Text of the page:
PHOTO GALLERY | Rediscovering Bratislava with an analogue camera

I have come to love analogue photography again. I love the nostalgic feelings it brings up in me, going back to my childhood and family holidays. I love the excitement of not knowing how the pictures will have turned out until the moment I’d pick up the developed pictures from the local photo shop. Most of all, however, I love the fact that, shooting pictures on a film roll with only a limited number of pictures and no possibility of erasing anything, forces me to take my time taking the pictures. I don’t have the luxury to carelessly snap away and only later go through the pictures and keep the ones I like most. The moment that shutter snaps, the picture is taken and you must move on. This is so different from shooting with a digital camera or with the camera on my smartphone. Nowadays, people barely look at what they are taking pictures of. They would shoot a multitude of pictures of the same object, person or event, only to really see what they were looking at when they are already home and are preparing the pictures for filter editing and Instagram uploads. I found out that analogue photography actually makes me look at the world and enjoy it on a whole different level.

For many years, however, I have been guilty myself to this careless behaviour towards photography. I have collected an insane amount of pictures on my hard drives and the Cloud. It is very likely that most of these pictures I will never, ever look at again, forgetting I actually have them stored somewhere. This all changed when I visited for the first time an exhibition of the Slovak photographer Karol Kállay, in the National Gallery in Bratislava. Instantly, I became a fan of his work and the way he viewed the world around him through his camera lens. I told my wife I wanted to start taking pictures that are meaningful to me, instead of using my cameras just for the sake of collecting images of things I have seen. I wanted to pick up analogue photography again. So, for one of my birthdays, my wife gave me not only a beautiful book of Karol Kállay’s photographs of Bratislava but also an analogue disposable camera, with the message: “Go out and take pictures of Bratislava the way you see it, like Kállay took his. We will develop the pictures and the best one we will frame and hang on the wall”.

And so I did. One October afternoon I went into the city and took pictures. I only had 36 pictures on my roll and, admittedly, very little experiences of shooting analogue (not counting my childhood endeavours). But God did I enjoy it! I noticed things in Bratislava that I have never noticed before in all those years of living here. I realised all over again how beautiful and complex this city actually is. and then there was that excitement of developing the pictures that came flooding back in. I filled up the roll in one afternoon and immediately went to the local Kodak store. A week later I went to pick up the pictures and I couldn’t wait to unpack them and show them to my wife, just like I did to my parents when I was still a child. Nostalgia all over again.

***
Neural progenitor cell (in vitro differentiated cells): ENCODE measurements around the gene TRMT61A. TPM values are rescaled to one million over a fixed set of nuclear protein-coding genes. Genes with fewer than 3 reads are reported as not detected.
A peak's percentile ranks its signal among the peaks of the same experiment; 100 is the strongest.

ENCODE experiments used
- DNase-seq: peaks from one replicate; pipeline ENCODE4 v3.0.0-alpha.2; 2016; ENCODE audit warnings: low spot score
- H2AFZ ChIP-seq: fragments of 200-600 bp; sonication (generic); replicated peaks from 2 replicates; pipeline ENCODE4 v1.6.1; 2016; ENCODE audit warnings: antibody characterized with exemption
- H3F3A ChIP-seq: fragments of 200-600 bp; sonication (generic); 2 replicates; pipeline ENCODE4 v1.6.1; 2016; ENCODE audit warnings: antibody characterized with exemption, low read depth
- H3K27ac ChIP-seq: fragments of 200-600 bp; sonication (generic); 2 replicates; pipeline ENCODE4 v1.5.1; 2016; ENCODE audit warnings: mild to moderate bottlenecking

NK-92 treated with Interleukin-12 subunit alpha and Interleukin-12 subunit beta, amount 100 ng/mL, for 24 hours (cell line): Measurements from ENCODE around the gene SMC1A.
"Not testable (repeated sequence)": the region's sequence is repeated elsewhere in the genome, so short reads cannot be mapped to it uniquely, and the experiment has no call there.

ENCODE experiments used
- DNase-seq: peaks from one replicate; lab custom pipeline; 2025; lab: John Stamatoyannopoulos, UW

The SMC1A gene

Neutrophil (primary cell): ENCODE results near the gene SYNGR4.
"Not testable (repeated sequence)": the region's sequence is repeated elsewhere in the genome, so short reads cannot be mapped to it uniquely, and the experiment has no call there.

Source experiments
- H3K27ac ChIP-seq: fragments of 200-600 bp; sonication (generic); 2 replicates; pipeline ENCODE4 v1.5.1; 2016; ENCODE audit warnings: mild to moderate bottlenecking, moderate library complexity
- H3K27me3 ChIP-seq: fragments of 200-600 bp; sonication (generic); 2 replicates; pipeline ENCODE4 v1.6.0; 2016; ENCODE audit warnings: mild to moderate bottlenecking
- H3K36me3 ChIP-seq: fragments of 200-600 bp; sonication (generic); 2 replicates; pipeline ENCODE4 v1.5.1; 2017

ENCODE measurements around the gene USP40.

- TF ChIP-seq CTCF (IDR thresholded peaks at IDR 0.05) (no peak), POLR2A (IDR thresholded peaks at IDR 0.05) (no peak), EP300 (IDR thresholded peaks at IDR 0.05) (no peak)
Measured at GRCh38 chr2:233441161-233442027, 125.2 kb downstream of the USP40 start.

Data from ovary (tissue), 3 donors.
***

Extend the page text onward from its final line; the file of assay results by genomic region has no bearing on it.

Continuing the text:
Bratislava is particularly suitable for analogue photography. The city is a complex mixture of architectural history, ranging from old majestic winter palaces from the time of the Austrian-Hungarian Empire, to medieval churches, to socialistic hotels and apartment blocks, to modern offices. At the same time, there are a lot of derelict buildings scattered throughout the city, which adds an additional air of a time gone by to this vibrant city. Although I understand this may be heavily depending on personal taste, to me the aged look of the grainy analogue pictures does great justice to the character of Bratislava. Now I understand even better why I got so drawn to the Karol Kállay exhibition about this city. In a way, Bratislava has the look and feel of a city that got stuck in various stages of time. Kállay managed to frame her in all those stages and so I am trying to do the same.

I am in the very early stages of figuring out this “new” way of photography. I got my hands on a Minolta X-700, bought a black-and-white film roll, which I can not wait to try out. To me analogue photography brought back meaning in taking pictures. Below you find a selection of my first attempt in showing Bratislava through my own “analogue” eyes. I am fully intent on doing this again. To be continued….


Derelict building on Kapitulská ulica


One of the two angels guarding the road to Michalská brána


Michalská brána


One of the side entrances to St. Martin’s Cathedral


Apartment above Pinot U Bruna, right behind St. Martin’s Cathedral


View on Primaciálne námestie


Manderlák, the first “skyscraper” of Bratislava, built in the 1930s


The iconic city tour train riding the cobble stones of Kapitulská ulica


The Holocaust Memorial, built in 1996 on the spot where once stood the Neolog Synagogue


Hviezdoslavovo námestie


Photo exhibition on Hviezdoslavovo námestie


The Slovak National Theatre on Hviezdoslavovo námestie


Čumíl, the man at work, one of the iconic statues in Bratislava that brings out the best in people


Hlavné námestie, or Main Square


Passage underneath the Primaciálny Palác, or the Primate’s Palace, built in the 18th century


Obchodná ulica, once the place where one went shopping but now finds MacDonalds and kebab


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